Is there anything more heartwarming this time of year than the story of a boy and his first gun? Well, maybe, but why talk about that?I want a Red Ryder carbine-action, two hundred shot Range Model air rifle with a compass in the stock and a thing which tells time. Jean Shepherd, A Christmas Story
Mine was a Daisy. I still remember sneaking out into the living room on Christmas morning and seeing it under the tree. All the other presents could wait.
A few days after Christmas, my friend Jeff came over. We were plinking aluminum cans from the front porch steps. I set a can up on a tree stump about 20 yards from us. Fancying myself quite the rifle man, I jacked a Copperhead .177 BB into the chamber, pumped the fore grip, and was about to take aim.
"I bet you five dollars you miss." Jeff said.
"Huh," I replied with disdain. "You're gonna regret saying that."
We shook hands. I rechecked the chamber, spat on the sidewalk, squinted my eyes and drew down on the can. Slowly I released my breath and squeezed the trigger. Pop! To my heightened senses, the sound of the BB leaving the barrel seemed louder than usual. The shot was off. The can didn't move.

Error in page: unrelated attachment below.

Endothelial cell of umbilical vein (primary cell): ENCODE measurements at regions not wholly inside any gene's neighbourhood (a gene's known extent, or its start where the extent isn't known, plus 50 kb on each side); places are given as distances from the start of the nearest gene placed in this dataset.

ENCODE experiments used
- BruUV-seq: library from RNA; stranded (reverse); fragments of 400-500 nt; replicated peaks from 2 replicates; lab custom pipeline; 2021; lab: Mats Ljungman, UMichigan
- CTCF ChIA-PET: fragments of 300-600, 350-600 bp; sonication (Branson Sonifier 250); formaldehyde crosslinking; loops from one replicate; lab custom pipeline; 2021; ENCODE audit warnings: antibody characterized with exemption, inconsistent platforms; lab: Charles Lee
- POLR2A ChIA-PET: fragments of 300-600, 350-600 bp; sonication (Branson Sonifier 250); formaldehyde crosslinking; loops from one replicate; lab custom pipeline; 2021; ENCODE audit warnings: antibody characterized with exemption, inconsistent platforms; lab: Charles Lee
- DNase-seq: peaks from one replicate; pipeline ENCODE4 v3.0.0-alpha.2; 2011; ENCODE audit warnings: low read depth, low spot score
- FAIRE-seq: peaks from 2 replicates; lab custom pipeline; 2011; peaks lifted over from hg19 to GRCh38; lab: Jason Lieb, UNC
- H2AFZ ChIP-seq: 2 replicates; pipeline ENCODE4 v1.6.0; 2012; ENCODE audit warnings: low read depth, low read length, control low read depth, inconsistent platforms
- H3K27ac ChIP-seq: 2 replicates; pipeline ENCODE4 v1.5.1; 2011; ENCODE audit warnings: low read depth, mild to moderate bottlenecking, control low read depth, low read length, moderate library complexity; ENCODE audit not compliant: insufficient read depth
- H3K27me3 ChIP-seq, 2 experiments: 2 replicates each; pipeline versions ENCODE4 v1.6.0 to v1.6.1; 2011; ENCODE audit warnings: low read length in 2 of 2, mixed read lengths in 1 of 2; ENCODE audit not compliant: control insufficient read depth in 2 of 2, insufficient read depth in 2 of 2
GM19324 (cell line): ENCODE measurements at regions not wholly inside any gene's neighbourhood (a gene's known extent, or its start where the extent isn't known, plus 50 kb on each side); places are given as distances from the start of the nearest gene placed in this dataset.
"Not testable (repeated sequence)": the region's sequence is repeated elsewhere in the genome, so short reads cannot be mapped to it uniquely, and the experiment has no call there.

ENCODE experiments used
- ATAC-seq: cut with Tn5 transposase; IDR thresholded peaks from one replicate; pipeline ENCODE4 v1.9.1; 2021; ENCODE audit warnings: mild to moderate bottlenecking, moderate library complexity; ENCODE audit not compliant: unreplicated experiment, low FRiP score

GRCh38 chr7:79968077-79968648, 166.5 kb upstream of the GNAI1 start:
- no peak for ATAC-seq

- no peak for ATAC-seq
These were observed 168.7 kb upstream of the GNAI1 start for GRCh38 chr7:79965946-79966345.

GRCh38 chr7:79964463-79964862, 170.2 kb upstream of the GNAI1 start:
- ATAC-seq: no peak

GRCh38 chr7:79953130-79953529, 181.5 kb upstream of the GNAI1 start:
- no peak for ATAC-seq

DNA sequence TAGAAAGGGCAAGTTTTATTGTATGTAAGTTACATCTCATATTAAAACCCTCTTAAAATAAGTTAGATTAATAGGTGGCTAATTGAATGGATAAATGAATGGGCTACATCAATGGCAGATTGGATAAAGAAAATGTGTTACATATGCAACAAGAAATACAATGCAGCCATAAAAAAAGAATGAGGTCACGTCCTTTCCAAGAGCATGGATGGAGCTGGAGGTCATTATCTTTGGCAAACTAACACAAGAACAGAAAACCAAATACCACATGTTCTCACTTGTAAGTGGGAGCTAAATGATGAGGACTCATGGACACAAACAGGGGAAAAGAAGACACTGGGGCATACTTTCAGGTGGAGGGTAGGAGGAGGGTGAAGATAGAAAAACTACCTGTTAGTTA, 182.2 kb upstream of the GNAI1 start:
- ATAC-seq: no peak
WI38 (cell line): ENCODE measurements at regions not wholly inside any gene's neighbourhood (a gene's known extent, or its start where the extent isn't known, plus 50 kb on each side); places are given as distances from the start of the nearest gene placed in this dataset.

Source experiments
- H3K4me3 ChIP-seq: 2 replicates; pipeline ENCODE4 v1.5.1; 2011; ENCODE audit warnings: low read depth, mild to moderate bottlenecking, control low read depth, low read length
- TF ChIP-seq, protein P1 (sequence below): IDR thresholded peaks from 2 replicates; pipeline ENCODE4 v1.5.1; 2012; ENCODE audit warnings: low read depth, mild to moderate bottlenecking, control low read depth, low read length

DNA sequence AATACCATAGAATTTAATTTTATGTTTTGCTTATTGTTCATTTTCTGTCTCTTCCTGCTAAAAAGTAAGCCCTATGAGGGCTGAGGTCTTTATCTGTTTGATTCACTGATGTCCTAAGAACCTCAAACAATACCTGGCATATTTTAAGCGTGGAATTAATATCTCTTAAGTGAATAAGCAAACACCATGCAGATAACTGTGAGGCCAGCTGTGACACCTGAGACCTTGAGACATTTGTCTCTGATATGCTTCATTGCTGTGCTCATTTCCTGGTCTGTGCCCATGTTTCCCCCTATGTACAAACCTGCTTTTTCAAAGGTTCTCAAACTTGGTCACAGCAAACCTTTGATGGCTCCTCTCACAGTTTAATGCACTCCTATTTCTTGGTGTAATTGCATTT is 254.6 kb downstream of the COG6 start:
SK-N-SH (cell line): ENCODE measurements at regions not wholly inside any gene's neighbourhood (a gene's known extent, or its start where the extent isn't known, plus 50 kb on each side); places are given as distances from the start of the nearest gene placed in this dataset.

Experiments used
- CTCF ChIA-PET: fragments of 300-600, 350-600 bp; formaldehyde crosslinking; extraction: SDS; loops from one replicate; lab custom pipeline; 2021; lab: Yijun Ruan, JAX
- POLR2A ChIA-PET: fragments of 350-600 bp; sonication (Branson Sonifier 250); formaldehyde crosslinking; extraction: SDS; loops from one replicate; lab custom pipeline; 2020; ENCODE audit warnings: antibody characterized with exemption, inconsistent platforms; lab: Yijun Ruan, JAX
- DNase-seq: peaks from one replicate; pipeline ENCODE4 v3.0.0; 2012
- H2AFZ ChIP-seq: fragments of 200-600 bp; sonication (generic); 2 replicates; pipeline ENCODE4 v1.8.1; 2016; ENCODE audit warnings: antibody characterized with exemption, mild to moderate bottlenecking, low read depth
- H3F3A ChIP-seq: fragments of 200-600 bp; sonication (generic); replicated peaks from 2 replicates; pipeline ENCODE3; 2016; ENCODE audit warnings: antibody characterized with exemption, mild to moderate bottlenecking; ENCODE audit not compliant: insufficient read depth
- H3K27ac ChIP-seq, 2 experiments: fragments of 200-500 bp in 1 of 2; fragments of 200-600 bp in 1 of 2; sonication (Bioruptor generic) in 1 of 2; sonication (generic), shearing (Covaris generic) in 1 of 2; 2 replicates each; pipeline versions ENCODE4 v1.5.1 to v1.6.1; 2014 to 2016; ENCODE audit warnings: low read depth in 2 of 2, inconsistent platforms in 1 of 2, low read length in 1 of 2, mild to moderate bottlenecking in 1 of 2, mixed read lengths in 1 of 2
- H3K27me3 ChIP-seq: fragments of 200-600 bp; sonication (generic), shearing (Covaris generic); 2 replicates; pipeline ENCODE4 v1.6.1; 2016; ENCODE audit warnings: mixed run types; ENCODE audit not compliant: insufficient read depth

"You missed!" Jeff cried.
"Bull $#!+." I replied. "These sights must be off."
"Son!" My father had been standing with us on the porch the whole time. "It's a poor craftsman who blames his tool. To make matters worse, you're looking for a reason to welsh on your bet. You made a bet and you lost. Now pay the man."
Grumbling, I went inside, popped the plug out of my Mickey Mouse bank and counted out five dollars. I went back outside and reluctantly handed it to Jeff.
"Well, that's the last bet I'll ever make." I said, with a certain degree of newly found resolve.
"I'll bet you ten dollars you don't make it twenty four hours." Jeff said.
Merry Christmas, everybody!